Most of my panoramic images have been captured using my Fotoman 617 Panoramic Film camera using Fuji Velvia 50 Slide Film. I’m often asked questions regarding my camera & the process of shooting film.
Wow. What is that Camera?
I’m often asked about my camera, either when people see photos of it online, or when they approach me while I’m out shooting. The public are generally surprised to learn that photographers are still using film to create images, they often say “Film, can you still buy film?”
Why do I shoot film?
Film has its own unique ‘feel’ and properties. Shooting film forces you to slow down your photographic approach. I have covered this question in more detail before. Follow this link. Why do I shoot film?
Fotoman 617 – Sum of all the parts
The Fotoman camera is basically a large light box and a medium format (manual focus) lens. The lens does all the work, but without the box to house the film none of the magic can happen.
The Box (The Camera)
The Fotoman camera body is basically a ‘light proof’ box fitted with two spools (to hold 120 format film), a read door and a pressure plate. The film is manually fed from right to left (by turing the spool on the far left). The frame number is shown in the small window.
The viewfinder sits on a cold-shoe mount and can be easily removed. The camera is completely analogue & features no electronics, the only moving parts are the spools and the back door. Operation is 100% manual, from loading to uploading film to metering to ‘cranking’ the shutter. Note: The lens cone is not shown here. The lens cone is paired with the lens used.
The Schneider Super-Angulon XL 90mm f5.6 lens is the heart of the Fotoman 617 setup, and is the same lens that ships as ‘standard’ with other more expensive cameras like the Linhof Technorama 617.Schneider Super-Angulon XL 90mm f5.6 lens is a favourite with medium format film photographers, the lens provides an angle of view on 4×5 which is similar to a 24mm lens in the 35mm (full frame) format.
The maximum aperture of the lens is f5.6, with a minimum aperture of f45. Generally I leave my aperture at around f22, this being not only the ‘sweet’ spot but also ideal for panoramic photography. The lens has a filter size of 95mm, and due to light falloff requires the use of a center spot filter (not shown here). Note: The lens is pictured here with the shutter.
The Fotoman can use a few different shutters, in most cases the shutter will be the same brand as the lens used. As above I use the Schneider Lens so I also have a Schneider Copal shutter. The shutter controls and lens aperture & the exposure duration. Inside the shutter is a mechanical timer. Note: Not pictured or described here is the Helical Mount which is used for focusing and attaches to the shutter & Fotoman lens cone (also not pictured)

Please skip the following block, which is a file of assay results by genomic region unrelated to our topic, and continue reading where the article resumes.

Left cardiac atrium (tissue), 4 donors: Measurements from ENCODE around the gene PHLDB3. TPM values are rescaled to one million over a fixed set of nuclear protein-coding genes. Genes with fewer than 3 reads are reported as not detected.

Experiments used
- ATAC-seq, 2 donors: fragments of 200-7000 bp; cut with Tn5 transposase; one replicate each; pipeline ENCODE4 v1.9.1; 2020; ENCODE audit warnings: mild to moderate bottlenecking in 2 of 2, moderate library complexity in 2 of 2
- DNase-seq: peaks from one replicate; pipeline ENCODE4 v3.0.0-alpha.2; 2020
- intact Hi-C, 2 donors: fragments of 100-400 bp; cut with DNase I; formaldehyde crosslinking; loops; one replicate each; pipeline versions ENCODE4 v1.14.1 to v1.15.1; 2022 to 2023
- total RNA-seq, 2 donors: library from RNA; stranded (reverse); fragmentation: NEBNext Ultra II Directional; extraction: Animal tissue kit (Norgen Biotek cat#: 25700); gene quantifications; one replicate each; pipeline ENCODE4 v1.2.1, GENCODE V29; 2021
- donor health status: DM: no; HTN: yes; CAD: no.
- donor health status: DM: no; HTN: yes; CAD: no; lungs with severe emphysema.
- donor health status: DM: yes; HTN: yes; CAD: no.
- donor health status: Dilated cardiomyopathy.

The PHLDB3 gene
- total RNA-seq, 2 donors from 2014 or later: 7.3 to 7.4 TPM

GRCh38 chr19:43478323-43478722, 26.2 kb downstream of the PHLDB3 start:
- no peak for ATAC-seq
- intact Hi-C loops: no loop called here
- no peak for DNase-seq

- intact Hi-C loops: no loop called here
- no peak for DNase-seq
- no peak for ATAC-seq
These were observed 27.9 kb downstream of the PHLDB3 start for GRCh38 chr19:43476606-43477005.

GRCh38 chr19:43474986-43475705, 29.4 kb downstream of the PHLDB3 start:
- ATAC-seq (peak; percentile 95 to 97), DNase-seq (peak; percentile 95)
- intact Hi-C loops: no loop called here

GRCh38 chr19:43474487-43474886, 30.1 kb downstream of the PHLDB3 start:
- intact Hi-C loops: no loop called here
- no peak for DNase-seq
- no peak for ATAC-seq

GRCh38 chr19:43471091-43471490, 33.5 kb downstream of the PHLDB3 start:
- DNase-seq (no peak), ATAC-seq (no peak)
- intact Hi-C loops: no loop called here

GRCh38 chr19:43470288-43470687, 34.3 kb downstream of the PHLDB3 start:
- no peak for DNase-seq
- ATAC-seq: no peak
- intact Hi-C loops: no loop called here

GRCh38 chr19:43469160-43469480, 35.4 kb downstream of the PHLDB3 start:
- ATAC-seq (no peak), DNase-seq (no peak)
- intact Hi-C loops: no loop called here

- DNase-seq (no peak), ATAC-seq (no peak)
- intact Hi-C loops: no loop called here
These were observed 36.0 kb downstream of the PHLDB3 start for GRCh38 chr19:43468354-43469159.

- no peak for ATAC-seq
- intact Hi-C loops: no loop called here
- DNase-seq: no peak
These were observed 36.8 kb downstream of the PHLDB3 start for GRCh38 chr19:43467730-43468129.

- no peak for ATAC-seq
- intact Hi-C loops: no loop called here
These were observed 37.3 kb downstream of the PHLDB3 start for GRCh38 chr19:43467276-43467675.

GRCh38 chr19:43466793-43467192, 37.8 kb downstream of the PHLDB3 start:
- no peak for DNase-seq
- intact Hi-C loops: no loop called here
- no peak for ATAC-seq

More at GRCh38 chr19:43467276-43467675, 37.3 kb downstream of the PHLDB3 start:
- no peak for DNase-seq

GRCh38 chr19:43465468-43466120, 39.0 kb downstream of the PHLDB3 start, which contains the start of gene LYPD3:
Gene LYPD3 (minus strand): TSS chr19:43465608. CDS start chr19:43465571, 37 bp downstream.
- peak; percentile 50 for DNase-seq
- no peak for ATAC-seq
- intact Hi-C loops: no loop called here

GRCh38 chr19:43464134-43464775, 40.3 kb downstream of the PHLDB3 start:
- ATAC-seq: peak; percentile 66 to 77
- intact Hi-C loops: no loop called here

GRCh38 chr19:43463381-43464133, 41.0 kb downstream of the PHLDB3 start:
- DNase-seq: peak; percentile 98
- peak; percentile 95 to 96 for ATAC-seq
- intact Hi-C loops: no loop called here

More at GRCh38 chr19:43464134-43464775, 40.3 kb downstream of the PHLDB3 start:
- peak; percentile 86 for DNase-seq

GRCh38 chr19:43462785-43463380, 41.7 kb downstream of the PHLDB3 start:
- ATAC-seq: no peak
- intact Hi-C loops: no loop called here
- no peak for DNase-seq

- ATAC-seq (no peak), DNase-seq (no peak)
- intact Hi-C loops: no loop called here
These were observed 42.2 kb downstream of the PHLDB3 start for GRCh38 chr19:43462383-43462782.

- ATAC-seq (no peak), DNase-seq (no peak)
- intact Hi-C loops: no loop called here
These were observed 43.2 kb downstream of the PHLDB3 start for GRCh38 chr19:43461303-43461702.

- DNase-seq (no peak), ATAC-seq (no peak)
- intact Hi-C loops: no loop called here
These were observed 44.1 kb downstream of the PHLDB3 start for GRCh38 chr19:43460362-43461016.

The Fotoman viewfinder is a removal viewfinder, because it is debatable from the camera it allows me to walk around while searching for interesting compositions. I can setup the camera in the ‘general’ location and then fine turn my composition by looking through the viewfinder. Once I find the composition I like I can then move the heavy & bulky camera into position and start shooting!
The Fotoman 617 takes any brand and type of 120 medium format slide film. The film I mostly use is the very popular Fuji Velvia 50. Film comes in pro packs, which are boxes of 5 rolls. Normally you’d get 12 frames per roll of 120 film, but because the Fotoman is a panoramic camera each image captured takes up 3 frames, giving me 4 frames per roll.
From Film to Slide (Colour Transparency)
The process of capturing landscape photographs using film is very drawn out, from purchasing the film to scanning and editing the colour transparency.
For myself and all of the other film photographers I meet, the slow drawn out process is just what we’re looking for.
By slowing down the process I gain more creative control, I plan more, and I observe and appreciate nature more.
Good light is non negotiable when capturing landscape images using film. Without good light you are simply throwing away your money, at the current rate of about $5.00 per shot, shooting bad light adds up quickly.
You need patience, plain and simple. Waiting two hours to make one frame is not for everyone.
Respect is crucial, respect for the craft & respect for nature and the natural world.
Behind the Lens – Outtake Images
Below are some images of the Fotoman in action.
Below are some links to blog posts from friends and fellow film shooters.
Martin Canning Blog: My first experience with a medium format 617 film camera